So time went on, and Kentigern grew into a tall lad, the comfort and joy of his master. He was almost a man now, and it was time that he should leave the monastery and his sheltered life there, and find his own work in the world.
Not in anger this time did he plan his departure, but with a humble heart, and he prayed to God for guidance. Not only was he the cause of much quarrelling and jealousy among the rest, but, what was even worse, people had begun to praise and flatter him and call him a wonderful boy, and he felt sure that it was time he should go. So he made up his mind to leave the monastery, and early one morning, after his work was done, he started forth.
It was to the river that Kentigern bent his steps, scarcely knowing which way to turn, but drawn to the place where the shepherds' fire had warmed him as a tiny baby, where the cry of the sea-birds and the moan of the sea had drowned his first feeble wail. Journeying on and on by the side of the winding Forth, he reached at last a place where a bridge spanned the silver river. The water was flowing quietly beneath him as he crossed the bridge, but when he had reached the other side it rose higher and higher in a great spate until the bridge was entirely swamped. Then, as Kentigern stood and watched the furious torrent, he saw his old master on the opposite bank, leaning with one hand upon his staff and with the other beckoning him to return. The aged saint had followed him all the long way from the monastery, and his voice came sounding mournfully across the rushing waters.
"Alas, my son, light of my eyes, staff of my old age, wherefore dost thou leave me?"
"My father," cried Kentigern, "it grieves me sorely, but I must go forth to my work. Thou knowest that as truly as I do."
"Then let me come with thee, my son," cried the old man. "Thou hast been mine since the day when the angels sang of thy birth, and the shepherds placed thee in my arms."
"I know it," said the boy, and he stretched out his arms with a loving gesture towards the old man, "but I must go forth, and my work lies yonder, while thy work lies behind. Fare thee well, and God guard and keep thee until the time when He shall take thee home."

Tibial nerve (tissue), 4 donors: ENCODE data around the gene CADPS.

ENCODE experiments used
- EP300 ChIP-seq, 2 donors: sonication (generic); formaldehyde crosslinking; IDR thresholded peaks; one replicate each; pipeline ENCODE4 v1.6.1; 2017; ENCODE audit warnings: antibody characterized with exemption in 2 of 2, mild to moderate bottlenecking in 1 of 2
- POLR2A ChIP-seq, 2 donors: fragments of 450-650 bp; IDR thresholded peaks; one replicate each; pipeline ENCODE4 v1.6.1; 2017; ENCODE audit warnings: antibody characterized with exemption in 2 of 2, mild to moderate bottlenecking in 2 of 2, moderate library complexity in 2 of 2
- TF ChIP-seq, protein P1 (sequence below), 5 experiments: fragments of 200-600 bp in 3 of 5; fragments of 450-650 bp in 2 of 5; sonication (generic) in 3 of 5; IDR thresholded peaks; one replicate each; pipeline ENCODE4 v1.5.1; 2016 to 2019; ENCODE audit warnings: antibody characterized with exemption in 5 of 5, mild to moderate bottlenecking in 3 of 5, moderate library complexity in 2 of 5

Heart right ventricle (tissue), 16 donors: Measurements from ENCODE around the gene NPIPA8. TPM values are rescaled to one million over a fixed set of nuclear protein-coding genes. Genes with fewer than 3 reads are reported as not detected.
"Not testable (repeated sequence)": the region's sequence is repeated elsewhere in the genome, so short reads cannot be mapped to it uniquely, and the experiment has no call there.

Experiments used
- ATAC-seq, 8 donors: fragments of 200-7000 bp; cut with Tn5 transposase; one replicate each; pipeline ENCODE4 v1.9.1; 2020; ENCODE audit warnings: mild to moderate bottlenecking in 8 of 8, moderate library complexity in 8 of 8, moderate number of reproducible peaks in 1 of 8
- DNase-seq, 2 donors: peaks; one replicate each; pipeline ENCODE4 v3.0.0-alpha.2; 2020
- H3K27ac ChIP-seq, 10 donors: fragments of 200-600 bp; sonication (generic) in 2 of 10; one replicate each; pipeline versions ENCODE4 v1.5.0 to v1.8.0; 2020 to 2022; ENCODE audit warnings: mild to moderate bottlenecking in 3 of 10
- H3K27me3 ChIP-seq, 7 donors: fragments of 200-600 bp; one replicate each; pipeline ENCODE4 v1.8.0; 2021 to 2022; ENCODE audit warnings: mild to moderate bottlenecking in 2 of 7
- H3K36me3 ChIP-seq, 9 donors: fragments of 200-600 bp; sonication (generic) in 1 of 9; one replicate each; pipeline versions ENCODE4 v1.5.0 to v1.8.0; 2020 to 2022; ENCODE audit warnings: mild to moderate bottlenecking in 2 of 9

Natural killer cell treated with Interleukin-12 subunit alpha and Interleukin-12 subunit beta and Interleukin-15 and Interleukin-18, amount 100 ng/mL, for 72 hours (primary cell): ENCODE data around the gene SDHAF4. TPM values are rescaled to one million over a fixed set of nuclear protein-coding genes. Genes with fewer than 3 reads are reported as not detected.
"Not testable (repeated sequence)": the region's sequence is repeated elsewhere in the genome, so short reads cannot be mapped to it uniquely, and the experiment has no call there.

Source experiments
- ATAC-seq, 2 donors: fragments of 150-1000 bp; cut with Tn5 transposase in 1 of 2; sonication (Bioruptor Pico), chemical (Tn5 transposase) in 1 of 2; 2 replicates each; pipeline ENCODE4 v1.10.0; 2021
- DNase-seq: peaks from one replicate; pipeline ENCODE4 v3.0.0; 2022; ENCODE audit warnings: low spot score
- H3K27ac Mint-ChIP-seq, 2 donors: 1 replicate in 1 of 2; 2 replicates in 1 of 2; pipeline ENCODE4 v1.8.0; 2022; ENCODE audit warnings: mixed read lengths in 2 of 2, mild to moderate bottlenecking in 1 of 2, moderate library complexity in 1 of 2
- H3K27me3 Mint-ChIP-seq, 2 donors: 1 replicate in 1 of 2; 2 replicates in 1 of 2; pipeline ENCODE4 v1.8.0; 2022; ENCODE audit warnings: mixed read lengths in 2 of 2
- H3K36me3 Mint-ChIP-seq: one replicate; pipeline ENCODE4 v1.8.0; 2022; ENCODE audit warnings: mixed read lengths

Saint Servanus knew that the boy was right, and that he must finish his life-work alone, while the strong young lad, the herald of the dawn, should carry the light into the dark places of the land. Sorrowfully, then, he returned to the monastery, and Kentigern journeyed on alone.
For a while Kentigern lived and worked at Camock, but as the years went by, the fame of his holy life and the good deeds which he did reached the ears of the king of that country.
The Church was then in evil plight, for although the people had been taught the true religion in days gone by, they had sadly lapsed, and many had learned to worship idols and believe in strange gods, as did the pagans who had invaded their land.
The King and the clergy, therefore, of the Cambrian region sought to strengthen and fortify the Church, and what better weapon could they find for their purpose than this wonderful young man, whose influence over people was so marvellous and who lived such a pure and blameless life?
But when they came to tell Kentigern that they had decided to make him a bishop, he was amazed and dismayed.
"I am too young," he said.
"Thy ways are staid, and thou hast much learning," they answered.
"It would take me from my prayers and meditations," urged Kentigern.
"There are other souls to be saved besides thine own," they gravely answered.
Then Kentigern bowed his head, and said sadly, "But I am not worthy"; and they answered, "Because thou thinkest thyself unworthy, we are all the more certain that thou art the one man we seek."
There was more talk after this, and at last Kentigern saw that there was no other way but to accept the post of honour and difficulty. A bishop from Ireland was ready to consecrate him to his high office, and he was made Bishop of Glesgu, a little place on the banks of the Clyde. There a wattled church was built and a fortified monastery, and there, in the midst of a wild country and a still wilder people, Kentigern began his rule. Little by little, houses were built close around the church and monastery until a village was formed. Then the village became a town, and as the years rolled by the town grew into the great city of Glasgow.
But in the days of Saint Kentigern Glesgu meant only "the dear family," for so the saint named the little gathering of God's servants who dwelt together under one rule and had all things in common, seeking only to do God's service.